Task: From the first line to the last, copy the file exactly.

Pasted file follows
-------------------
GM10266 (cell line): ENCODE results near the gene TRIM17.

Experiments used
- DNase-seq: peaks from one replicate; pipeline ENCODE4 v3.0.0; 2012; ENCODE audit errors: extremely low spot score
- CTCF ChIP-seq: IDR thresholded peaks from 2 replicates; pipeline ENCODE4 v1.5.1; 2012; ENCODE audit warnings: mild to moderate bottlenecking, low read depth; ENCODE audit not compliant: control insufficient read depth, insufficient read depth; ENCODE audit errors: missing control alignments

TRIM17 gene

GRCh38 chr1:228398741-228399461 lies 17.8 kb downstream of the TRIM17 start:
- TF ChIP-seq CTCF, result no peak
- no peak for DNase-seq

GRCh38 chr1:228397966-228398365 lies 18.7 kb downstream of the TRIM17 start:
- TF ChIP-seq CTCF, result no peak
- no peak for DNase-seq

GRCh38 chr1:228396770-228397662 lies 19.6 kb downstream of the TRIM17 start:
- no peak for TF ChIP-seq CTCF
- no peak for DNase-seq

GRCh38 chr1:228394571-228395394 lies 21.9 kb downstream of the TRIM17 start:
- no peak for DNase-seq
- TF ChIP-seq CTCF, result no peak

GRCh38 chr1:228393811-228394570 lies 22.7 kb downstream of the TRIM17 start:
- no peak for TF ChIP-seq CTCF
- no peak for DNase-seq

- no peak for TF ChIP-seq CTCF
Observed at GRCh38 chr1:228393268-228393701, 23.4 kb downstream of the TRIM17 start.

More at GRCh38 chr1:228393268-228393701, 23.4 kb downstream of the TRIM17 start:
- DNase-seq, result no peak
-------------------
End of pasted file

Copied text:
GM10266 (cell line): ENCODE results near the gene TRIM17.

Experiments used
- DNase-seq: peaks from one replicate; pipeline ENCODE4 v3.0.0; 2012; ENCODE audit errors: extremely low spot score
- CTCF ChIP-seq: IDR thresholded peaks from 2 replicates; pipeline ENCODE4 v1.5.1; 2012; ENCODE audit warnings: mild to moderate bottlenecking, low read depth; ENCODE audit not compliant: control insufficient read depth, insufficient read depth; ENCODE audit errors: missing control alignments

TRIM17 gene

GRCh38 chr1:228398741-228399461 lies 17.8 kb downstream of the TRIM17 start:
- TF ChIP-seq CTCF, result no peak
- no peak for DNase-seq

GRCh38 chr1:228397966-228398365 lies 18.7 kb downstream of the TRIM17 start:
- TF ChIP-seq CTCF, result no peak
- no peak for DNase-seq

GRCh38 chr1:228396770-228397662 lies 19.6 kb downstream of the TRIM17 start:
- no peak for TF ChIP-seq CTCF
- no peak for DNase-seq

GRCh38 chr1:228394571-228395394 lies 21.9 kb downstream of the TRIM17 start:
- no peak for DNase-seq
- TF ChIP-seq CTCF, result no peak

GRCh38 chr1:228393811-228394570 lies 22.7 kb downstream of the TRIM17 start:
- no peak for TF ChIP-seq CTCF
- no peak for DNase-seq

- no peak for TF ChIP-seq CTCF
Observed at GRCh38 chr1:228393268-228393701, 23.4 kb downstream of the TRIM17 start.

More at GRCh38 chr1:228393268-228393701, 23.4 kb downstream of the TRIM17 start:
- DNase-seq, result no peak